Stockholders’ Equity Follow-on Offerings On June 1, 2020, the Company entered into an underwriting agreement related to a public offering of 6,301,370 shares of its common stock, par value $0.0001 per share, including the exercise in full by the underwriters of their option to purchase an additional 821,917 shares, at the public offering price of $18.25 per share. The offering closed on June 5, 2020 and the Company received net proceeds of $107.7 million, after deducting the underwriting discount, commissions and offering expenses. On December 1, 2020, the Company entered into an underwriting agreement related to a public offering of 5,513,699 shares of its common stock, par value $0.0001 per share, including the exercise in full by the underwriters of their option to purchase an additional 719,178 shares, at the public offering price of $36.50 per share. The offering closed on December 4, 2020 and the Company received net proceeds of $188.9 million, after deducting the underwriting discount, commissions and offering expenses. At-the-Market Offering Programs I n October 2018, the Company entered into an Open Market Sale Agreement (the “2018 Sales Agreement”) with Jefferies LLC (“Jefferies”), under which Jefferies was able to offer and sell, from time to time in “at-the-market” offerings, shares of its common stock having aggregate gross proceeds of up to $100.0 million. The Company paid to Jefferies cash commissions of 3.0% of the gross proceeds of sales of common stock under the 2018 Sales Agreement. he Company issued 5,890,648 shares of its common stock at an average price of $16.98 per share in accordance with the 2018 Sales Agreement for aggregate net proceeds of $96.4 million, after payment of cash commissions to Jefferies and approximately $0.6 million related to legal, accounting and other fees in connection with All shares related to the 2018 Sales Agreement had been sold as of December 31, 2019 I n August 2019, the Company entered into an Open Market Sale Agreement (the “2019 Sales Agreement”) with Jefferies, under which Jefferies was able to offer and sell, from time to time in “at-the-market” offerings, common stock having aggregate gross proceeds of up to $150.0 million. The Company agreed to pay Jefferies cash commissions of 3.0 % of the gross proceeds of sales of common stock under the 2019 Sales Agreement. During the year ended December 31, 2019, the Company issued 287,231 shares of its common stock, in a series of sales, at an average price of $ 16.48 per share, in accordance with the 2019 Sales Agreement for aggregate net proceeds of $ 4.4 million, after payment of cash commissions to Jefferies and approximately $ 0.2 million related to legal, accounting and other fees in connection with the sales. During the year ended Dec ember 3 1 , 2020, the Company issued shares of its common stock in a series of sales at an average price of $ per share in accordance with the 2019 Sales Agreement, for aggregate net proceeds of $ million after payment of cash commissions to Jefferies and approximately $ million related to legal, accounting and other fees in connection with the sales. As of December 31, 2020, $94.1 million in shares of common stock remain eligible for sale under the 2019 Sales Agreement. Shares Issued in Private Placement to Regeneron As described in Note 9 above, in May 2020 the Company entered into an amendment to its collaboration agreement with Regeneron that was entered into in April 2016. Simultaneously, the Company and Regeneron entered into the 2020 Stock Purchase Agreement , under which the Company sold to Regeneron 925,218 shares of its common stock, par value $0.0001 per share, for aggregate cash consideration of $30.0 million, or $32.42 per share, representing a 100% premium over the volume-weighted average trading price of the Company’s common stock during the 30-day period prior to the closing. Under the 2020 Stock Purchase Agreement, Regeneron will not dispose of any shares of common stock it beneficially owns in the Company until the termination of the Technology Collaboration Term (see Note 9). After applying equity accounting guidance to measure the issuance of the shares, $12.6 million was recorded as fair value in the consolidated statement of stockholders’ equity for the shares.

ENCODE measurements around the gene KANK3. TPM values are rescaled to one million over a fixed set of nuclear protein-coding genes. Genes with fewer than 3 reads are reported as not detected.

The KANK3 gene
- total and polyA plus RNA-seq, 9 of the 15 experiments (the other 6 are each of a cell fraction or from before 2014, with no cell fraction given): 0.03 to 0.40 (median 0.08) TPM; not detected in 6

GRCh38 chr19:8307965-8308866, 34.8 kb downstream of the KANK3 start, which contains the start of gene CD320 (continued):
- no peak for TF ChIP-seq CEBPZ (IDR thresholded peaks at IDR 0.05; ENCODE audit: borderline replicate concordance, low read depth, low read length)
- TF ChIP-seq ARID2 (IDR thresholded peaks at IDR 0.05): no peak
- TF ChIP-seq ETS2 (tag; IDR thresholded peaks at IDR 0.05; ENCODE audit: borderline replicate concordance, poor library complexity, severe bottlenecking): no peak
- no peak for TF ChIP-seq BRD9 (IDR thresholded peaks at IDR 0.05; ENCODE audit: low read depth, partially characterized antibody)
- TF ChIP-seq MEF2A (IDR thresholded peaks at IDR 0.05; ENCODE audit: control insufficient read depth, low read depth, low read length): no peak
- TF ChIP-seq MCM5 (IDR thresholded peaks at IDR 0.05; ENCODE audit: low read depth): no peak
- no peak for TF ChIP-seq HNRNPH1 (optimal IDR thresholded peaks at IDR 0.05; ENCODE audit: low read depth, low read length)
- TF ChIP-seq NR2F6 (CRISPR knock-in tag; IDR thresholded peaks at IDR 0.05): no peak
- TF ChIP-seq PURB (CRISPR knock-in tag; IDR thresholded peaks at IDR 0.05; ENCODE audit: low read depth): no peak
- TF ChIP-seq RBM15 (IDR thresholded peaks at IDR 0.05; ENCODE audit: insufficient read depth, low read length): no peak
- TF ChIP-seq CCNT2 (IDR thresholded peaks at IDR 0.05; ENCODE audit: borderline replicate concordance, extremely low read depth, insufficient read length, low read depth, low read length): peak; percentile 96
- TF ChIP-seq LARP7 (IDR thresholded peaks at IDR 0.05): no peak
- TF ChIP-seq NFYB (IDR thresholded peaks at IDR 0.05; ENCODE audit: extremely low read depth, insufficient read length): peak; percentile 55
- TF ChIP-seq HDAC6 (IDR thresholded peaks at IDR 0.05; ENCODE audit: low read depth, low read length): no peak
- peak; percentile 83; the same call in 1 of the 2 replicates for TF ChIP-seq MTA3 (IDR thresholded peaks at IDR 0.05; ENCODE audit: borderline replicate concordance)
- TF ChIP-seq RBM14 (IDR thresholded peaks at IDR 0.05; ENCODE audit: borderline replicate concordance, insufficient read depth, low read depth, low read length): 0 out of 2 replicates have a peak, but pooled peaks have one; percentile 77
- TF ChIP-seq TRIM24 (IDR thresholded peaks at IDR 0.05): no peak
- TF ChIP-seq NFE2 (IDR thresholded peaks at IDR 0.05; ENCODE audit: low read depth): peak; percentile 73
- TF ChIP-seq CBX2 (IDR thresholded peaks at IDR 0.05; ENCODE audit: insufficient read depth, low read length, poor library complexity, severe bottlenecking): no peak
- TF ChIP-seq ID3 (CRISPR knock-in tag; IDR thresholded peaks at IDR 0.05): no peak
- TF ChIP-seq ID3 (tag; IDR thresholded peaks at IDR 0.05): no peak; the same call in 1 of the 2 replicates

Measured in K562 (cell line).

Related Party Transactions